In an attempt to get back to sleep in the early hours this morning, I plugged the radio into my ear and started by catching up on Friday evening’s satirical comedy. First item linked systematic tax avoidance arranged by high street bank HSBC (Hide Some Bent Cash) with a function for the very rich at which access to government ministers was auctioned (including, strangely, the opportunity to go shoe shopping with the Home Secretary, holder of one of the three great offices of state). Second item explored the effect of the release of the film Fifty Shades of Grey on hardware stores. This was not, as you might think, an increase in sales of gaffer tape and rope, but increased general sales as men suddenly remember all those DIY jobs that just have to be done right away making them really really busy right now.
Comedy was followed by arts (skipping the agricultural soap opera). The reviewer commented that Fifty Shades lacked a plot but the sex scenes were “pretty buff”. She liked the many shots of the leading man’s chest muscles. Still awake, I switched to Sunday morning scheduling, coming in on a sequence of diverse philosophical and literary readings connected by an incomprehensible theme: it is called “Something Understood”. I actually drifted off in the next programme as they explained the ecological relationship between wood mice and field voles in an Oxfordshire woodland, awaking during the sermon of the Daily Service. The preacher took as his theme Fifty Shades of Grey and reflected on his own forty years of marriage. I fell asleep again during the hymn, the beautiful “My Song is Love Unknown“. Were these connected in some way? What was he trying to tell us?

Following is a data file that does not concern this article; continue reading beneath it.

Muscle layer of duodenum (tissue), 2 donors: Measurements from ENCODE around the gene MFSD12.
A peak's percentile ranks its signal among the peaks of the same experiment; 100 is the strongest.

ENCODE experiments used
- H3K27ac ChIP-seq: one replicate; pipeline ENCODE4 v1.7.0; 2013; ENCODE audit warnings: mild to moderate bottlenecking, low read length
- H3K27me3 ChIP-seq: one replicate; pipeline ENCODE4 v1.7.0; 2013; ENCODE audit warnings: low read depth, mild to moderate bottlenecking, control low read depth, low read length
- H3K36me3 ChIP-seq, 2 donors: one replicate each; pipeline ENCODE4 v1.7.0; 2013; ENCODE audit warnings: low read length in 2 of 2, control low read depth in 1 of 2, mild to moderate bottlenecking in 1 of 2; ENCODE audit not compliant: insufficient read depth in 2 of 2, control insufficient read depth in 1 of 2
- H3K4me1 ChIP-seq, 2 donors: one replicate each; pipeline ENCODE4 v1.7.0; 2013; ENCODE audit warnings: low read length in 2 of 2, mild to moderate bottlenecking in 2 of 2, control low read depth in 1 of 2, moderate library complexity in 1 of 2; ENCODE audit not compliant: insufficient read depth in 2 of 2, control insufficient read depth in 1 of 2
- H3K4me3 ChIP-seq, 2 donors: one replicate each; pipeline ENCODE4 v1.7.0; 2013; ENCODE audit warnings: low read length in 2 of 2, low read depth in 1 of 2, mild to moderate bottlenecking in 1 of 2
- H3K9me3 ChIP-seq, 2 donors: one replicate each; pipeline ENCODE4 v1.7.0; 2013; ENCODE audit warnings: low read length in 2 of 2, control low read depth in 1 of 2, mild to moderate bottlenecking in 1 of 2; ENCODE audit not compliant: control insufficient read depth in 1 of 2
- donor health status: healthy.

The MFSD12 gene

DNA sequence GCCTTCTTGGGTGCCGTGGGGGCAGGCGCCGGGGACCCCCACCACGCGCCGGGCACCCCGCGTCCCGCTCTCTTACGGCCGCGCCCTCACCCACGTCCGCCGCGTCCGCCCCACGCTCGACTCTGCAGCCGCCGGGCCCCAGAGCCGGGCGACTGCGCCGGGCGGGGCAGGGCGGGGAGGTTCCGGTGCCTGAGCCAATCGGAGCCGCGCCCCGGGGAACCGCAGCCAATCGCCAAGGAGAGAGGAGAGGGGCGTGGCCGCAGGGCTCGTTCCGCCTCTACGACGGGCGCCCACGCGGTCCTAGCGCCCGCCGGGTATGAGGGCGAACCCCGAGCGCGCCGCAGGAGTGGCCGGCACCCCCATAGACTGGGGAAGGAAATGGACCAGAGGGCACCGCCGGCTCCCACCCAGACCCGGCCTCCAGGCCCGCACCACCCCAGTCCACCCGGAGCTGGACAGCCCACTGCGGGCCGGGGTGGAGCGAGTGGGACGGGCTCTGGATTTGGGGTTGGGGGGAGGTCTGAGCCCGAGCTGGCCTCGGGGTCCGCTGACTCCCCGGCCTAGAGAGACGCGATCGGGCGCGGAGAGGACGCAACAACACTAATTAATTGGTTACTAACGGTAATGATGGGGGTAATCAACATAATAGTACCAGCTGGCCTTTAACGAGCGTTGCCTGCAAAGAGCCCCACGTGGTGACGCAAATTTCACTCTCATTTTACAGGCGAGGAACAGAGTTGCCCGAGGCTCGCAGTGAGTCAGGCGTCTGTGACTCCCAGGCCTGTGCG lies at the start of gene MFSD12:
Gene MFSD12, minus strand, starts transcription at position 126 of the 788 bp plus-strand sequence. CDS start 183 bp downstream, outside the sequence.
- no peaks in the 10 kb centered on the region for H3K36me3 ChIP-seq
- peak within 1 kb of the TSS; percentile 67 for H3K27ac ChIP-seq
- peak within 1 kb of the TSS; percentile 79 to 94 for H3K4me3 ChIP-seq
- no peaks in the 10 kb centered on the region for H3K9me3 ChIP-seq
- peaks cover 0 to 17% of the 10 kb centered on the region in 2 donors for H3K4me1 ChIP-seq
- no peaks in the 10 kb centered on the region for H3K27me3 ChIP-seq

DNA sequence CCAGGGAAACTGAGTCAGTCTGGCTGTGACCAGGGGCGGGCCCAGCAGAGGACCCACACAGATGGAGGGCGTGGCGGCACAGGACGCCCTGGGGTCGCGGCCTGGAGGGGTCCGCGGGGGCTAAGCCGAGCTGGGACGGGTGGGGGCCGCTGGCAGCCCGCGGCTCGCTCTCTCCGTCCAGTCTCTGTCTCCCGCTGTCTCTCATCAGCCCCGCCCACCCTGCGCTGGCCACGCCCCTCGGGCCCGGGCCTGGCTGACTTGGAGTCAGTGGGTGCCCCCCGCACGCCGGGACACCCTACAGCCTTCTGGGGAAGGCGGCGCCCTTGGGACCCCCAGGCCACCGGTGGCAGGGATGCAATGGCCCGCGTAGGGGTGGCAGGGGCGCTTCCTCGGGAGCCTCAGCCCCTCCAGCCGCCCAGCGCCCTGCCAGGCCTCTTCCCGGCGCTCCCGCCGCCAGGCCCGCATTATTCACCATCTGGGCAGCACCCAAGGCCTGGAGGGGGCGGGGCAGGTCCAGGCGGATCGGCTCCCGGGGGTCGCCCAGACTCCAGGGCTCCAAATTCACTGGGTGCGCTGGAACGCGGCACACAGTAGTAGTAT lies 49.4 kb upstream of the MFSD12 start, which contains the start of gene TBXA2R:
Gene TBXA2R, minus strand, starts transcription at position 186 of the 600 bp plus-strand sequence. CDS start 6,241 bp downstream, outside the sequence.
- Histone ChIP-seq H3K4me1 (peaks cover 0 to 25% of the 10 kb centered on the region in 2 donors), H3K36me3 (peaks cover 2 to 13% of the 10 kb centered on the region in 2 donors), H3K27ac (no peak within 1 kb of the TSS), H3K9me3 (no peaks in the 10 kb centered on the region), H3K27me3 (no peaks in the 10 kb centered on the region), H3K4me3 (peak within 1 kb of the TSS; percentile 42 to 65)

Like many others, we celebrated Valentine’s day by going to watch Fifty Shades of Grey. I enjoyed the sex and related scenes though it is an odd experience to watch these, sitting surrounded by strangers. The reviewer was right, there are no narrative twists or surprises. It is really very simple and highly moral: it describes, step by step, a process by which two people achieve or decline consent for sex. This film comes from the viewpoint of the female gaze. The leading male, the eponymous Grey, is not a character as such, more a cipher of a certain idealised manhood for women (stern, rich, powerful, young, potent, fit, flawed, curable by love) just as Lara Croft or any girl in a James Bond movie are cartoon versions of a certain male idea of femininity. For me, that is what makes this film interesting, since most Western culture seems to be dominated by the male gaze. Still, I could not warm to Grey. I reflected that I have greater feelings of empathy with more human, rounded characterisations of masculinity, say, Gollum or R2D2. I did wonder, also, who Christian Grey had fleeced to become so very rich so quickly, whether he banks in a secret offshore account to avoid tax and to which high ranking elected officials he has direct access.